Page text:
If you're a plan sponsor who's offering proprietary funds in your employees' 401(k)s, proceed with caution.
| Robert L. Reynolds|
President and CEO
Two asset managers, BlackRock
and Putnam Investments
, face charges of self-dealing in their retirement plans. Plaintiffs in both cases allege that the firms prioritized their fund businesses over their fiduciary duties as plan sponsors.
The allegations pose an interesting conundrum: asset managers, in theory, believe that they offer some of the best funds available to investors. So, as fiduciaries of their companies' retirement plans, shouldn't asset managers offer proprietary funds to participants?
Feinberg, Jackson, Worthman & Wasow, LLP
and Cohen Milstein Sellers & Toll
are representing the plaintiff in the case against BlackRock. Nichols Kaster PLLP
and Block & Leviton LLP
are representing the plaintiffs in the case against Putnam.
represents one of the first pure-play asset managers involved in a self-dealing suit. Typically, defendants in these cases are both asset managers and recordkeepers (Putnam is an affiliate of Empower
In BlackRock's case, the plaintiff, Charles Baird, claims that the world's largest asset manager should have used its investing knowledge and bargaining power to benefit participants, our sister publication, 401kWire reports
. Instead, the complaint alleges that the plan sought to maximize fees through a system of layering, where BlackRock-affiliated funds funneled assets into a network of additional proprietary funds, and charged participants the fees on all of them.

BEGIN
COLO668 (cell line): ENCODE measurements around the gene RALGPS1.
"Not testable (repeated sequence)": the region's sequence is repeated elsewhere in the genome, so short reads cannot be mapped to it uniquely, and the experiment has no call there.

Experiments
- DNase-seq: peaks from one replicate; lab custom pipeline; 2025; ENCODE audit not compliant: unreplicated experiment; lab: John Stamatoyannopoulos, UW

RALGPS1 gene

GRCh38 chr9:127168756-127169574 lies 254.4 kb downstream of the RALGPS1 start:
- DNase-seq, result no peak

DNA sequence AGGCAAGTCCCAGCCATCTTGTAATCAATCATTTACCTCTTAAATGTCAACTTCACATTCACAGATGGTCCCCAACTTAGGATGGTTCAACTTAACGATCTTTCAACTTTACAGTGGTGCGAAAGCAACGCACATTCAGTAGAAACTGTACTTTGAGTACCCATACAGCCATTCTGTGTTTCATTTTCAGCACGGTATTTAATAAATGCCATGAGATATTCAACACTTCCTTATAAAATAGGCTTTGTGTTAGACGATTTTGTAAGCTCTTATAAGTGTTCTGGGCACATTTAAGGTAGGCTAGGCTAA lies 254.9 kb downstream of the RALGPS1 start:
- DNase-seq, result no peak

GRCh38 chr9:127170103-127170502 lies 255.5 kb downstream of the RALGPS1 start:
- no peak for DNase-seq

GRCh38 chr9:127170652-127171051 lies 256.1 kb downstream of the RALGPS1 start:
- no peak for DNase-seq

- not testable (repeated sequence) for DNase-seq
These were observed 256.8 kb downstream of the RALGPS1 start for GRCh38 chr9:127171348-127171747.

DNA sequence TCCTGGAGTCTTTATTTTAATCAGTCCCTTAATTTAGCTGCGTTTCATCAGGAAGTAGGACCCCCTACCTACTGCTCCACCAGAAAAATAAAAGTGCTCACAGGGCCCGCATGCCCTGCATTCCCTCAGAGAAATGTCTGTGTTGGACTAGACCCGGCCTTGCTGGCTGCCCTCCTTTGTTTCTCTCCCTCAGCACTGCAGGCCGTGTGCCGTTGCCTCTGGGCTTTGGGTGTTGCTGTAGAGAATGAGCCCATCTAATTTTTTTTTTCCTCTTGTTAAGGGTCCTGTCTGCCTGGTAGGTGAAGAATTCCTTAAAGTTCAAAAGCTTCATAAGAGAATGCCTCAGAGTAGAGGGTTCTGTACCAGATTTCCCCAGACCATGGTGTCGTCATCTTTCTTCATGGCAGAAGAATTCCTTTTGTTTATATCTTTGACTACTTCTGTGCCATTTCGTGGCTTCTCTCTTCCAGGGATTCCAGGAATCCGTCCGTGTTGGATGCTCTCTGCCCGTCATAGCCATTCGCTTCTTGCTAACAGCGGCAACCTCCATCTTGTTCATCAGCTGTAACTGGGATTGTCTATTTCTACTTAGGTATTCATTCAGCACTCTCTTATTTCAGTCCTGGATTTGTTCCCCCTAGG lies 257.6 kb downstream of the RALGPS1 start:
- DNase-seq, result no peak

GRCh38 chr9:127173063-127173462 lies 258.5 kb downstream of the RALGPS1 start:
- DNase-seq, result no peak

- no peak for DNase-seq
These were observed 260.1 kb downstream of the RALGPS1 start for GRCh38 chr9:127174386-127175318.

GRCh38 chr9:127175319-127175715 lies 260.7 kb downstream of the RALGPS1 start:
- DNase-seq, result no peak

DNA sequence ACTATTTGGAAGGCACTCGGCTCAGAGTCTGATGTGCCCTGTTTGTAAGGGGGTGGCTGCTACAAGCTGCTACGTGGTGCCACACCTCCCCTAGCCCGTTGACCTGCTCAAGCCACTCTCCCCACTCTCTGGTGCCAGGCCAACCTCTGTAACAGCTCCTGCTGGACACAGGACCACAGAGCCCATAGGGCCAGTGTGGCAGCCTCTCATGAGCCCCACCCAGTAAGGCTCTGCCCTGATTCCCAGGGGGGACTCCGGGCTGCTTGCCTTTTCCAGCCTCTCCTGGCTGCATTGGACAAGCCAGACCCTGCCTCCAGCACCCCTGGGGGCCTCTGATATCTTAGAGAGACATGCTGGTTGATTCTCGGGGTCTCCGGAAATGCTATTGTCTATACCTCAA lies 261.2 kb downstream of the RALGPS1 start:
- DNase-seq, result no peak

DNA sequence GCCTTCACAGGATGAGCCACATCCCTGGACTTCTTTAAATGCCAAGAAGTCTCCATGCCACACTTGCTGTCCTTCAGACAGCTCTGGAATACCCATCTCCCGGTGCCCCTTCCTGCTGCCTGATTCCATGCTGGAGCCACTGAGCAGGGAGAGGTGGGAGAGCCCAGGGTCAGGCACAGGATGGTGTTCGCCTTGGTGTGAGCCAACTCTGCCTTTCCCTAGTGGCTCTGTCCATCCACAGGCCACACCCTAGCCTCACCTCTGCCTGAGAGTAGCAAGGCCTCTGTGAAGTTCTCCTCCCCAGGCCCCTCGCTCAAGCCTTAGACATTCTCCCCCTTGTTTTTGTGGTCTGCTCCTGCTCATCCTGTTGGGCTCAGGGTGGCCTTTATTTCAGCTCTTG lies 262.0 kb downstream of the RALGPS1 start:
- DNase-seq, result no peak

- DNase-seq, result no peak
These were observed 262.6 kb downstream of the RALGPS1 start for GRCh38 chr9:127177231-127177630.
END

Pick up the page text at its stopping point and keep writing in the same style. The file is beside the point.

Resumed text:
According to the filing, a total of 21 funds offered in BlackRock's retirement plans used this system of layering. There were instances where a single fund placed assets into an additional 27 funds.
To prove underperformance, the complaint against BlackRock compares performance to similar Vanguard
offerings, an argument that was shot down last week by a Judge William G. Young
of the U.S. District Court for the District of Massachusetts in Putnam's self-dealing case. The judge said that comparing Putnam to Vanguard was like comparing apples to oranges, InvestmentNews reports
Future defendants in similar cases, including the suit against BlackRock, may want to take a lesson from the ruling in Putnam's favor.
BlackRock's plan has approximately $1.56 billion in assets and 9,700 participants.
also covered BlackRock's suit.
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